Supreme Court Justice Antonin Scalia was found dead of a heart attack at the age of 79 on Saturday. To no one’s surprise, a partisan political furor immediately erupted.
President Obama praised Justice Scalia’s record and vowed to nominate a replacement in a timely fashion. Members of the GOP (including Majority Leader Mitch McConnell) have vowed not to approve any nomination made by Obama. Cue the pundits…
Conor Friedersdorf argues that the preemptive rejection of any of Obama’s nominees is unconstitutional.
Linda Hirshman theorizes that Obama will win the nomination fight regardless of whether the Republicans accept his nomination or not.
Lyle Denniston examines whether or not it will be possible for Obama to enact a recess appointment (an option exercised by Dwight Eisenhower in 1956).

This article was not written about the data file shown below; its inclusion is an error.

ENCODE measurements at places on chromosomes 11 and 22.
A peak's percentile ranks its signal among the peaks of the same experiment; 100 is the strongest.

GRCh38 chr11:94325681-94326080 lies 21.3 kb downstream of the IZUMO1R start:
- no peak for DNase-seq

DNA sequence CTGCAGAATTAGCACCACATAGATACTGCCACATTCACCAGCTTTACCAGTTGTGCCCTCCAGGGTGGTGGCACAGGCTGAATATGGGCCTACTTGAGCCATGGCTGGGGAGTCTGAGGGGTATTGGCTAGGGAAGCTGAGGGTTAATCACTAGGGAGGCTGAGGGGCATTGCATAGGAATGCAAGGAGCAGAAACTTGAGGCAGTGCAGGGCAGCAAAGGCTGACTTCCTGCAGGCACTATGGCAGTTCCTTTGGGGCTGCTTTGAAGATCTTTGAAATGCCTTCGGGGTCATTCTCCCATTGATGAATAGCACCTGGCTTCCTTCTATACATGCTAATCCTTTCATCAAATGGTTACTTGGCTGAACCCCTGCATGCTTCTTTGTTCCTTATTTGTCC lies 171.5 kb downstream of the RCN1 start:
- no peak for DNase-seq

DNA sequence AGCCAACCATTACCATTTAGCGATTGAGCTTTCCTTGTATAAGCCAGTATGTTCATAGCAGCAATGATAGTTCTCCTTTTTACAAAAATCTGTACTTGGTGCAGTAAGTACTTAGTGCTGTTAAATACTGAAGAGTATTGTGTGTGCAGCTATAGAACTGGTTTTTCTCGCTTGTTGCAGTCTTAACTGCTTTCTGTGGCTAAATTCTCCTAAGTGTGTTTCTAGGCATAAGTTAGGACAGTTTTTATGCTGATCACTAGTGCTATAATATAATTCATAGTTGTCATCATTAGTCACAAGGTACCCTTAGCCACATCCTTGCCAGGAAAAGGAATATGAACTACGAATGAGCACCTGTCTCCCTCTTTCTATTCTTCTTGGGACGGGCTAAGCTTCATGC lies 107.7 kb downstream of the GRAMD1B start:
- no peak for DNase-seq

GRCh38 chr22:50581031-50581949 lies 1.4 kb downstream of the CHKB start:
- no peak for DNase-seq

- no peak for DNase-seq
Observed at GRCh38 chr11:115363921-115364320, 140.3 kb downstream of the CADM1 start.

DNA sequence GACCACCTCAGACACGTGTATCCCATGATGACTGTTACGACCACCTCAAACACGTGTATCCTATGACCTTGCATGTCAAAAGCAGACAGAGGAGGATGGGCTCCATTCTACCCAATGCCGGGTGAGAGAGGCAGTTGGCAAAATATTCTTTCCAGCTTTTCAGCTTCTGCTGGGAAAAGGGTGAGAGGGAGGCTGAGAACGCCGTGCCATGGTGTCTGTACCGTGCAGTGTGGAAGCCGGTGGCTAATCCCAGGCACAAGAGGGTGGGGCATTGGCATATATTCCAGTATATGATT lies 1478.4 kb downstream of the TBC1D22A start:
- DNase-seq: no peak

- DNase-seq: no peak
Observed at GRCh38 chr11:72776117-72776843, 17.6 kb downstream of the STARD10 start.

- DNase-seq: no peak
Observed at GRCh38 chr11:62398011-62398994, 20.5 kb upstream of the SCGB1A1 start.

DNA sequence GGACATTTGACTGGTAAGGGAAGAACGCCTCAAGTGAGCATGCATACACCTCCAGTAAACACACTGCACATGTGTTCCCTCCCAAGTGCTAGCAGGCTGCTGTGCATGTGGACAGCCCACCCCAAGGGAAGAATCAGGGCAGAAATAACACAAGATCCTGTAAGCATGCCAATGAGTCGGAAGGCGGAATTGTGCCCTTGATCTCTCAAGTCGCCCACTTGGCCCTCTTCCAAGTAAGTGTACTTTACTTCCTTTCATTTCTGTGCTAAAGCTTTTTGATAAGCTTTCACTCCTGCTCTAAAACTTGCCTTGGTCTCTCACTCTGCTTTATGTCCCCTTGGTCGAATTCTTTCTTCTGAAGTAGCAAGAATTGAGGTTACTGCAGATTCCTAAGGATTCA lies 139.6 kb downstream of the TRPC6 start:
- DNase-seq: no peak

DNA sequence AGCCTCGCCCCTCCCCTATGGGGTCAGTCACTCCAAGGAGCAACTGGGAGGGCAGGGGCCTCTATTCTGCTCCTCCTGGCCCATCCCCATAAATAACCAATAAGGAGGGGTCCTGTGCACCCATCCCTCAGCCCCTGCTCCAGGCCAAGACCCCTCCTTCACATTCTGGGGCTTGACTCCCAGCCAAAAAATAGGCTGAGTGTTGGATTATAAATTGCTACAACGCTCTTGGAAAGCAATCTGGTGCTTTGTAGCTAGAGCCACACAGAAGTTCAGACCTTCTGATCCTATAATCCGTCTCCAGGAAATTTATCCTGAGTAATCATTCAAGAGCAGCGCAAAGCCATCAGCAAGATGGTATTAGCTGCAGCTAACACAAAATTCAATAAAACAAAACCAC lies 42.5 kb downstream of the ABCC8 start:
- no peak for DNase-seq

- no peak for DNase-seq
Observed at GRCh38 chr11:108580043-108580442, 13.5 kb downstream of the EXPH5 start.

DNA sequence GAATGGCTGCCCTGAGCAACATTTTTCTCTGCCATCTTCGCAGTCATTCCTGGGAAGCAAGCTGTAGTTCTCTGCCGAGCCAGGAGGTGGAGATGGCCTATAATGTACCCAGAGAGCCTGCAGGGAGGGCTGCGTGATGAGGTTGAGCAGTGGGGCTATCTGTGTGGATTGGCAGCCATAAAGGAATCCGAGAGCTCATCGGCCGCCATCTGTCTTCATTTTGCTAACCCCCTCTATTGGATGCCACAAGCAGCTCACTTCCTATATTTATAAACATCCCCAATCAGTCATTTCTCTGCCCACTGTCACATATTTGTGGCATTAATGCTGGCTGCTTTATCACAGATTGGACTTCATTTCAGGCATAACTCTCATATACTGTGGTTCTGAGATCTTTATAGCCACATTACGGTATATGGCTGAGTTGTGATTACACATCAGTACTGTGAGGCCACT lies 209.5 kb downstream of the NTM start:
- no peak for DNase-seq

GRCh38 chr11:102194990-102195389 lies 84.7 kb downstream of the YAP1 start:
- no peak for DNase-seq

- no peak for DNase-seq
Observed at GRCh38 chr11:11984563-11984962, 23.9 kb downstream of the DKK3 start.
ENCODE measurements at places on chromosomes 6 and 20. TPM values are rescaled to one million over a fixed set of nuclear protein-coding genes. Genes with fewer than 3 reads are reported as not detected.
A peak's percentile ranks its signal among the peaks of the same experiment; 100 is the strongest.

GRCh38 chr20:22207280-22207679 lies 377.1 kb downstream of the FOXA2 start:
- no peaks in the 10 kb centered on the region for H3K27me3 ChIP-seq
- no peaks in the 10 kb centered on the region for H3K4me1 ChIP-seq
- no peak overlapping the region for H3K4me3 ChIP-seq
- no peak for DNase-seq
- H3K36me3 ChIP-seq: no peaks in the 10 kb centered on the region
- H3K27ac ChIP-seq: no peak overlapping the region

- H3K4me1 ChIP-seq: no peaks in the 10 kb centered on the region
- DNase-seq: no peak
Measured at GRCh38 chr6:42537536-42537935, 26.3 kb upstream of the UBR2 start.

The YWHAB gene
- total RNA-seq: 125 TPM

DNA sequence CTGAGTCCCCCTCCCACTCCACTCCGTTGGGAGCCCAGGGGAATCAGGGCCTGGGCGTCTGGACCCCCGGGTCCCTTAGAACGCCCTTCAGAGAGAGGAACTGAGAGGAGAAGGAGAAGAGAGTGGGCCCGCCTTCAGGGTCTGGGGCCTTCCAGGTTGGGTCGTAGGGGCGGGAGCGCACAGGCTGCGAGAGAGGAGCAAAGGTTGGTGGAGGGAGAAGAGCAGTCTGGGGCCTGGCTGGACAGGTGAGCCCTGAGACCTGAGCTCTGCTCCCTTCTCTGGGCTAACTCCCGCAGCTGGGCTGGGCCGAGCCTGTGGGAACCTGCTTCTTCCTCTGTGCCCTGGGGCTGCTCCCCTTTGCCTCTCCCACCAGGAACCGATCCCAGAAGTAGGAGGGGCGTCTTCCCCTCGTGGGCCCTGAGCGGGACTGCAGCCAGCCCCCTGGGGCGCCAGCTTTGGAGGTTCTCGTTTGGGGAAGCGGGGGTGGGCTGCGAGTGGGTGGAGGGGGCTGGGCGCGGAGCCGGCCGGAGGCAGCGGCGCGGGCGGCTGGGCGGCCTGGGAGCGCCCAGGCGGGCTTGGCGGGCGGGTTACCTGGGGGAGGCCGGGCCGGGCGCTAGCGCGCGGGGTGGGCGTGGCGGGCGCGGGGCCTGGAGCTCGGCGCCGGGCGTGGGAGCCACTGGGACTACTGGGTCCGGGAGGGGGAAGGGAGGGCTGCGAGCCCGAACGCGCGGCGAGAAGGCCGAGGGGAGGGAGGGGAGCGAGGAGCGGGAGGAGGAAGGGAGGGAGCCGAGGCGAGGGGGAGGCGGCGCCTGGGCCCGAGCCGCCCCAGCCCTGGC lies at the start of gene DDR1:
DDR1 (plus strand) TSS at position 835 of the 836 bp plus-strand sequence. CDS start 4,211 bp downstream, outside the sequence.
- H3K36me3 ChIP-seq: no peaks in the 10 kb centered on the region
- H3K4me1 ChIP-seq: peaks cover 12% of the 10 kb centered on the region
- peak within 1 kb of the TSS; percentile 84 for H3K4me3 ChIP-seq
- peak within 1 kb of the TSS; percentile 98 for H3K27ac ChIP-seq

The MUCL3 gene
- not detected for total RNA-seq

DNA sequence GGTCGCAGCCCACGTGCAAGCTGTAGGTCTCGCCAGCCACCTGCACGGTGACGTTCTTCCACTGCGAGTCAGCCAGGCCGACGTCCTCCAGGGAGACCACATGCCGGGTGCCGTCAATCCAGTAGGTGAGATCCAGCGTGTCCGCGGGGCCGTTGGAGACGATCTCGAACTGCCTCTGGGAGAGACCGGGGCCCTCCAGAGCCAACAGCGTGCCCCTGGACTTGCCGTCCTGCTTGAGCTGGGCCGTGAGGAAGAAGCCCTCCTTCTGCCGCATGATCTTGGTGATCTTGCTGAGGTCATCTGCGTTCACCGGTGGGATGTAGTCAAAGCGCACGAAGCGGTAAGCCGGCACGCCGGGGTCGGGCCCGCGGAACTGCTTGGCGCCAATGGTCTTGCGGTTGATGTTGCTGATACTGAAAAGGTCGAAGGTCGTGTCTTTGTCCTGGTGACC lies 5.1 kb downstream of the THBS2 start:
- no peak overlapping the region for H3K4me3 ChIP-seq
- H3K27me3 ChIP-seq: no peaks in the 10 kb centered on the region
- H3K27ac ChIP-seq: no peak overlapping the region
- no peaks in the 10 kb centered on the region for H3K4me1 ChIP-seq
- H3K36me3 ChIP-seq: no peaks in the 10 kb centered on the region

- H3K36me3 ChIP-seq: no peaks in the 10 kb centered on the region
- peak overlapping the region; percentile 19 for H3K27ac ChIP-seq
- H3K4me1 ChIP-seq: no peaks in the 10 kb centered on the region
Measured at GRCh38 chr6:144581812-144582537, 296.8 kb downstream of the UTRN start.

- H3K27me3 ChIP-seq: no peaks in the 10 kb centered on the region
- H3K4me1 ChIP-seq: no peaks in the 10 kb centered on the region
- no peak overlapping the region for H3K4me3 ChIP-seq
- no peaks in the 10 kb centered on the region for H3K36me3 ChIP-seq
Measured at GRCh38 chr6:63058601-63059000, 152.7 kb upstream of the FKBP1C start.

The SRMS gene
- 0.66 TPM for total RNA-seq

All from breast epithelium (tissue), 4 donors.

Evan Osnos considers how the death of Scalia has changed the landscape of the 2016 presidential election.
Ezra Klein says that replacing Scalia will be a test of American democracy—one it may not pass—and recommends that folks check out Matt Yglesias’ op-ed on the inevitable collapse of the American political system.
Meanwhile, over on the hard-right fringe of the conservative movement, some seriously confused folks actually think that Scalia was murdered to advance a liberal agenda.
It’s gonna be an even bumpier ride to November than we thought.